We know this story. We know the stories of the prodigal son and the good Samaritan. We know about loving our neighbor and second-mile religion. Unfortunately, sometimes there’s a gap between what we know and what we do.
Judgment, condemnation and criticality come easily. Compassion, grace, mercy, and forgiveness demand thoughtful intentions to seek understanding.
John 13:35 “By this all will know that you are My disciples, if you have love for one another.”
How will men know we follow Christ? The Lord said they’ll see how we behave toward each other.
This is God’s ideal plan for our work together in the local congregation. A place of safety. A place of refuge where we can rely on each other for whatever may be lacking. A place typified by forgiveness and redemption. A place much like heaven.
We mostly quote James 5:16 when we offer the public invitation during worship. “Confess your trespasses to one another, and pray for one another, that you may be healed. The effective, fervent prayer of a righteous man avails much.”
This verse depicts the true nature of the local congregation. It’s not restricted to a public confession. Mutual service. Mutual benefit. No hierarchy of power. No separate class of priesthood or greatness where some are over others or esteemed more highly. Christians able and willing to confess to each other in private. Confidentially leaning on each other. To lead each other. Following the Lord together.
1Cor. 1:10 “Now I plead with you, brethren, by the name of our Lord Jesus Christ, that you all speak the same thing, and that there be no divisions among you, but that you be perfectly joined together in the same mind and in the same judgment.”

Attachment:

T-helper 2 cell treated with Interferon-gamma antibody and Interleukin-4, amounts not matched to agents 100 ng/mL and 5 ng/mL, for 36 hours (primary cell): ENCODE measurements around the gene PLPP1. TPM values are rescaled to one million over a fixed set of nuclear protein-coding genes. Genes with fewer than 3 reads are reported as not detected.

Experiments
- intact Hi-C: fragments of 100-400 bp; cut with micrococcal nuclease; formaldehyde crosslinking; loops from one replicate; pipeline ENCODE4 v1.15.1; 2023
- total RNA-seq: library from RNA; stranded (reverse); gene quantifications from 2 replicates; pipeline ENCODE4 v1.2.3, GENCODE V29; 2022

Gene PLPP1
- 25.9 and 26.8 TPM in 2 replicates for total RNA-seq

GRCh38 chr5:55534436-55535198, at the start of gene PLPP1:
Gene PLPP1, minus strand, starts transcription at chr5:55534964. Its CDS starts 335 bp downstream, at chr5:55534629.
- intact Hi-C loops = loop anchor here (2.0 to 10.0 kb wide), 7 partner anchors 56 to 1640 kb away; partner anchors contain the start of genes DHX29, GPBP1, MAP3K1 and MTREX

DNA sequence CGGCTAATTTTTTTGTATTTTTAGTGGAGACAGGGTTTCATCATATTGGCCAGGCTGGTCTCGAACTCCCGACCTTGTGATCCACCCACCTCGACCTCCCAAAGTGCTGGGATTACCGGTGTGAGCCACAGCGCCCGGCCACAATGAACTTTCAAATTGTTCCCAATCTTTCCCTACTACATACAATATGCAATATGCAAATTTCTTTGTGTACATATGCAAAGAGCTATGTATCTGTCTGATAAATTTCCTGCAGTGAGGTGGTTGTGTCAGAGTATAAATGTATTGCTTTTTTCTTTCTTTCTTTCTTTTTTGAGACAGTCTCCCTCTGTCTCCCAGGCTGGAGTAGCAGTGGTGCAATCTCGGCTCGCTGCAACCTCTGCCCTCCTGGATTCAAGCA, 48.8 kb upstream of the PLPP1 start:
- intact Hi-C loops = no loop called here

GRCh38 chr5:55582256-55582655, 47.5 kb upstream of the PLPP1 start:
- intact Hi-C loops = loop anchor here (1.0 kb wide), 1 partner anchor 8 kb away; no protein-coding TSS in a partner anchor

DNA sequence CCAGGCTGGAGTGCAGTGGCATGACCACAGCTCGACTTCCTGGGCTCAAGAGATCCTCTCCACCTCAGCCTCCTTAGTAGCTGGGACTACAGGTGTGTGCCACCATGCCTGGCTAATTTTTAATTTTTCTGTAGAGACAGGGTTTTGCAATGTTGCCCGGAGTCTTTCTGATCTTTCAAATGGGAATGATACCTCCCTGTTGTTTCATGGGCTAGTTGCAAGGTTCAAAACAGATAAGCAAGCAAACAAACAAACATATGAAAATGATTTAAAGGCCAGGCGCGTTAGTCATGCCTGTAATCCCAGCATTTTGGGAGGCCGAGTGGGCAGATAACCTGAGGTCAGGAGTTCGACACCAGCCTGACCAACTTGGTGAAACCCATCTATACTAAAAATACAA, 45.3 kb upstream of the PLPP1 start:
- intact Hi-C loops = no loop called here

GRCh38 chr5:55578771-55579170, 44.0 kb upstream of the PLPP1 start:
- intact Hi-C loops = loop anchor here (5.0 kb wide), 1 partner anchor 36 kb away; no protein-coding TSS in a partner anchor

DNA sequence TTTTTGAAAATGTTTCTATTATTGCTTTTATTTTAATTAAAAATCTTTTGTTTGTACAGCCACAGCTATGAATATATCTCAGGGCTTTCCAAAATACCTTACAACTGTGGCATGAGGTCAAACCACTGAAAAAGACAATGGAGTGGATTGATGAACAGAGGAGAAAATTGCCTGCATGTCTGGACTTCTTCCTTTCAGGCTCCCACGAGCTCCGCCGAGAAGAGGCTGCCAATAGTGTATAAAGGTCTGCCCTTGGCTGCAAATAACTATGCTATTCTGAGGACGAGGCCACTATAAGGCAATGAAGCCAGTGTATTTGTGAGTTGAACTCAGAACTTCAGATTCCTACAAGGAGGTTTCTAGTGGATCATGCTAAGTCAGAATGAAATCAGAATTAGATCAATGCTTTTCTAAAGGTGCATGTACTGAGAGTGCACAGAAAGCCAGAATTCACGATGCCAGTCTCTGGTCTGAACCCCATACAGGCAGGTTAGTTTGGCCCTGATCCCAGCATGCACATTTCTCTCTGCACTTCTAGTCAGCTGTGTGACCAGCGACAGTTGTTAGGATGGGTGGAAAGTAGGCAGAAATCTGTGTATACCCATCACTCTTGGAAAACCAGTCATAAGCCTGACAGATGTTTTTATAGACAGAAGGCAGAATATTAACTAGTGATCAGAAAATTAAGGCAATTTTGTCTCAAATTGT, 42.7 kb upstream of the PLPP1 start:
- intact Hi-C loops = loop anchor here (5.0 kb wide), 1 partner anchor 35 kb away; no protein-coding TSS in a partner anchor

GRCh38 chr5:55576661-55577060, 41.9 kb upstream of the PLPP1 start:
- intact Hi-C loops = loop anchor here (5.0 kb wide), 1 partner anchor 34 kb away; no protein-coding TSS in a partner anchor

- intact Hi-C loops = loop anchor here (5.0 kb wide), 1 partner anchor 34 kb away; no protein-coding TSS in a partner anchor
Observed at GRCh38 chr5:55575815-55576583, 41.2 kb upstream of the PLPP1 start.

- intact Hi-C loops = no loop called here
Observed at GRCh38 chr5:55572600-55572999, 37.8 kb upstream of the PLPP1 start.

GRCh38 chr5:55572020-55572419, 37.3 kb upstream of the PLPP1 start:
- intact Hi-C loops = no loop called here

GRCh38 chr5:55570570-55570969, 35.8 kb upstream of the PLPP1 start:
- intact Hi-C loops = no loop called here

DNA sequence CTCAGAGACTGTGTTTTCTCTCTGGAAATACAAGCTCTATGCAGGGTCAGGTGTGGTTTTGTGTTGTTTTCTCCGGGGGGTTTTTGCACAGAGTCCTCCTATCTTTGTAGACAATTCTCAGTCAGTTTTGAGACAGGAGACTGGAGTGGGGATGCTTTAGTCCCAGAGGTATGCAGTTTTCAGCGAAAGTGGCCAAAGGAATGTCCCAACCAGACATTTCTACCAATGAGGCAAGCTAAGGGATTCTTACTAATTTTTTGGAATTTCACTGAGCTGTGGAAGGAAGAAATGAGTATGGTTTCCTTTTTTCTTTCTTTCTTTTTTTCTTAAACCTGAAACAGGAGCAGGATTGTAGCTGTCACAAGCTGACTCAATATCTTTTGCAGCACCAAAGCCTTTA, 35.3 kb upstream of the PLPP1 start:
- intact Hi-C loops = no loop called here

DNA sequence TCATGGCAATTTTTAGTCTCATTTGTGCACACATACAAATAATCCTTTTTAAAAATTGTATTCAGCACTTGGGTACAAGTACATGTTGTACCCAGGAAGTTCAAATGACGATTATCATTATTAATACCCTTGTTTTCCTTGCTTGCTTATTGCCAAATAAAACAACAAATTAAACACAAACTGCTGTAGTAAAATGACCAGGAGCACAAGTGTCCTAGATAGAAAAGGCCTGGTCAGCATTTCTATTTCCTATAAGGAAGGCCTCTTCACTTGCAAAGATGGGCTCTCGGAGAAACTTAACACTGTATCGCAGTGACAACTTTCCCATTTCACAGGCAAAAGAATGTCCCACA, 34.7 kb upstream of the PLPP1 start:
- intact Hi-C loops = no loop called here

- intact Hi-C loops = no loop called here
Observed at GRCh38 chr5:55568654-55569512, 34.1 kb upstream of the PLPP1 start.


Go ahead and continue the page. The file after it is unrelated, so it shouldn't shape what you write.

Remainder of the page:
Col. 3:12-14 “Therefore, as the elect of God, holy and beloved, put on tender mercies, kindness, humility, meekness, longsuffering; bearing with one another, and forgiving one another, if anyone has a complaint against another; even as Christ forgave you, so you also must do. But above all these things put on love, which is the bond of perfection.”
Imagine being able to rely on other Christians to share your biggest struggles and your toughest temptations. What if we followed the Lord’s design to create cultures inside our congregations where we felt safe enough to be vulnerable so other Christians could help us without judgment, prejudice or betrayal?
Well, that would make the Lord happy. And our efforts would be blessed. The collective energy and accountability would serve to help every member remain in place, doing their part to provide the same support that ligaments serve in our physical body.
Sadly, too often there’s a different reality. A Christian struggling alone in temptation and sin, fearing the critical judgment of others. Fearing if they confess word will spread from one coast to the other. They slowly and quietly slip away because there is no one with whom they feel safe. No one hoisting them on their shoulders to help them back to a place of strength and safety.